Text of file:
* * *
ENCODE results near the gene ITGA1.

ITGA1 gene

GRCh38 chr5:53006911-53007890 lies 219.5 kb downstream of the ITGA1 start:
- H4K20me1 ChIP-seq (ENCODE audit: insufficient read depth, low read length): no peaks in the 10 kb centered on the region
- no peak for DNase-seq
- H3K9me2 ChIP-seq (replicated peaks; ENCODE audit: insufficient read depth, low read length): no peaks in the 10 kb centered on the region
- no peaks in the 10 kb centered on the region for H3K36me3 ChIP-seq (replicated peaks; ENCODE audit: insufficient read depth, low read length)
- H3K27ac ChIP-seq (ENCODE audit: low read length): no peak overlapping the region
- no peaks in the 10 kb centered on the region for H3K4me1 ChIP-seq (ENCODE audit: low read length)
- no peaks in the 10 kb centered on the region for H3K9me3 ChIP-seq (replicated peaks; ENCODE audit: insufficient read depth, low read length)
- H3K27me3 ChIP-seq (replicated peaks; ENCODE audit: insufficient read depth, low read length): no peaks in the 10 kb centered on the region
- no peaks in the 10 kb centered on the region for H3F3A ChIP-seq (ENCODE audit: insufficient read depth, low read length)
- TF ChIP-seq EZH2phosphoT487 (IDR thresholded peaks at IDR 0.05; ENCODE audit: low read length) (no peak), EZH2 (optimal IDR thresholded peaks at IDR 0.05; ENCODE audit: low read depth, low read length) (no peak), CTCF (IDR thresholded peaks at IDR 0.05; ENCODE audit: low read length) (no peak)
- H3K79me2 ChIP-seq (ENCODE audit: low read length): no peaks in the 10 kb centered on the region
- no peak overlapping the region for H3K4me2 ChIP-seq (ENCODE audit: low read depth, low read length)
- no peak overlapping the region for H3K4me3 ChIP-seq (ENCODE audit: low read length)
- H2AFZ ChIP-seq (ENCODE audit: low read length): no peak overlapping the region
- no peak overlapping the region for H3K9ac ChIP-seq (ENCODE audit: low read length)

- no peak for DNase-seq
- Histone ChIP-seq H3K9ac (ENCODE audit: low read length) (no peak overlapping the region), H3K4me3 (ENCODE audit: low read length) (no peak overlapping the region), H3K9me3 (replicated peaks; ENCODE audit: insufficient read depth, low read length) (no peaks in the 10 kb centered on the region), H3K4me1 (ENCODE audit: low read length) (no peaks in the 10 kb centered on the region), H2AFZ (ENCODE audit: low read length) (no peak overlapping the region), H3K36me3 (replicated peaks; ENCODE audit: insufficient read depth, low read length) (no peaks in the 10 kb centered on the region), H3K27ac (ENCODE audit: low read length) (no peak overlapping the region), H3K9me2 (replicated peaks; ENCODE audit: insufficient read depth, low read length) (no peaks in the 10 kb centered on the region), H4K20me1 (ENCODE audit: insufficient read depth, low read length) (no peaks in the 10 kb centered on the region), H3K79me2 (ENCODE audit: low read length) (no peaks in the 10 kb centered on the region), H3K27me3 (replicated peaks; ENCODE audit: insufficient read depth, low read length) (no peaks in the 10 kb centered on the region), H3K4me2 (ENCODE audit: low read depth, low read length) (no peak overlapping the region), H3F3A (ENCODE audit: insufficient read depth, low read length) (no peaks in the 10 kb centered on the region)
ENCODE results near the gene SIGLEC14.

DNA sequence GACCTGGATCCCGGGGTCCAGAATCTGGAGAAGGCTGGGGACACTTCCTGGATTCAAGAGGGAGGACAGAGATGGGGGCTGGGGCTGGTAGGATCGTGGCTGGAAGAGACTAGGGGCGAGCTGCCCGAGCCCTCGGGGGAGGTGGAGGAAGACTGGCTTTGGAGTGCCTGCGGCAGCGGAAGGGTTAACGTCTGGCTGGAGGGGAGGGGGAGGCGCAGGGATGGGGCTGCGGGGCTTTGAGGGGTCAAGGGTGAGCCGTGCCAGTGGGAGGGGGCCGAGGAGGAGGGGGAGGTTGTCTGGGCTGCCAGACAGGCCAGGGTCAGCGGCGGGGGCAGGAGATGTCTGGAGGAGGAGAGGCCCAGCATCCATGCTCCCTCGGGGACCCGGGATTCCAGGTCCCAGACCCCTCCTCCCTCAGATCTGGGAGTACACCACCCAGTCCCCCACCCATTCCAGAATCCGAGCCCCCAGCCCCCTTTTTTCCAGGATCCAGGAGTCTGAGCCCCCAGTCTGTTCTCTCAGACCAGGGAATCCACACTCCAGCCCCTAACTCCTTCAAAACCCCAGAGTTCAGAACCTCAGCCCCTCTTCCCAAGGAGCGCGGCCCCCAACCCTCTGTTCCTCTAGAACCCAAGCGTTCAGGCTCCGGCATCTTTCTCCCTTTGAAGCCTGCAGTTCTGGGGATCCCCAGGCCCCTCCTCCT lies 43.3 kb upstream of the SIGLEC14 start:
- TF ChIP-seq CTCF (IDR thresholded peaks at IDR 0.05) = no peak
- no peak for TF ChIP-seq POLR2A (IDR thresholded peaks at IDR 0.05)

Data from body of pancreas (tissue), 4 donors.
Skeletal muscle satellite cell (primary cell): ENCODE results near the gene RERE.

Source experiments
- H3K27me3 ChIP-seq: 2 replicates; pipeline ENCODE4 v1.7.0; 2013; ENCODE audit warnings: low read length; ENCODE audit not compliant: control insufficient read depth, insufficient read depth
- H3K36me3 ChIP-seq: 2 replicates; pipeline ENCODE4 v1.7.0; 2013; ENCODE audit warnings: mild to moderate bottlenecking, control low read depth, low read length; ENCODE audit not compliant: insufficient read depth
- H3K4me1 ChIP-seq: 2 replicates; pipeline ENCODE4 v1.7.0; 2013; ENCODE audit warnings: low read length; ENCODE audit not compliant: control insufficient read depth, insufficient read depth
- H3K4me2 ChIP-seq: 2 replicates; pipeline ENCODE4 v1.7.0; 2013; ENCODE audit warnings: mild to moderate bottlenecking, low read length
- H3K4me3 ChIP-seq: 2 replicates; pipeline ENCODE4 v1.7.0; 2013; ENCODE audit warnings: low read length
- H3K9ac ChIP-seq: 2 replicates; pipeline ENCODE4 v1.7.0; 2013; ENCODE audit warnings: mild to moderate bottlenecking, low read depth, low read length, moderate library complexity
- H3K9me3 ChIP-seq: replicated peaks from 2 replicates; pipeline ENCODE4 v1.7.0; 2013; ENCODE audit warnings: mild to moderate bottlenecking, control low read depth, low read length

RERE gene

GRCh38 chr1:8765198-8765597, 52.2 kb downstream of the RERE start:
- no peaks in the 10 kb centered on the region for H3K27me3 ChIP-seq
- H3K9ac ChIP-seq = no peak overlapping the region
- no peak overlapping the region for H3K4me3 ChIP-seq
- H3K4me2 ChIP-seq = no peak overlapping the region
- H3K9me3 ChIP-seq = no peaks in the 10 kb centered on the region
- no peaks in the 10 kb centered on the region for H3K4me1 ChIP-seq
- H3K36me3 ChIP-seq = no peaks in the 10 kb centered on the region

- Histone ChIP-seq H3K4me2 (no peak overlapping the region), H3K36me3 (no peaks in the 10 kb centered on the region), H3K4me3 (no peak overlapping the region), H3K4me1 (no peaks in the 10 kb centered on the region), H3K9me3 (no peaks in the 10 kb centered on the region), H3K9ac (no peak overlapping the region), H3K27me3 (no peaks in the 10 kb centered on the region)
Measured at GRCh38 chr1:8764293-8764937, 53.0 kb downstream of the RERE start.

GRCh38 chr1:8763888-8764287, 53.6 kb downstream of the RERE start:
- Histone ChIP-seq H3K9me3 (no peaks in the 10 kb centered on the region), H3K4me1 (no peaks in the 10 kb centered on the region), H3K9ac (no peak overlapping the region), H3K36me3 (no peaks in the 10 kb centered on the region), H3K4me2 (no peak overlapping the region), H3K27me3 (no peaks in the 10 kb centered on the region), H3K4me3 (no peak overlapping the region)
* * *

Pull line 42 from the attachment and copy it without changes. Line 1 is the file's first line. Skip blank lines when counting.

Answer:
- no peaks in the 10 kb centered on the region for H3K4me1 ChIP-seq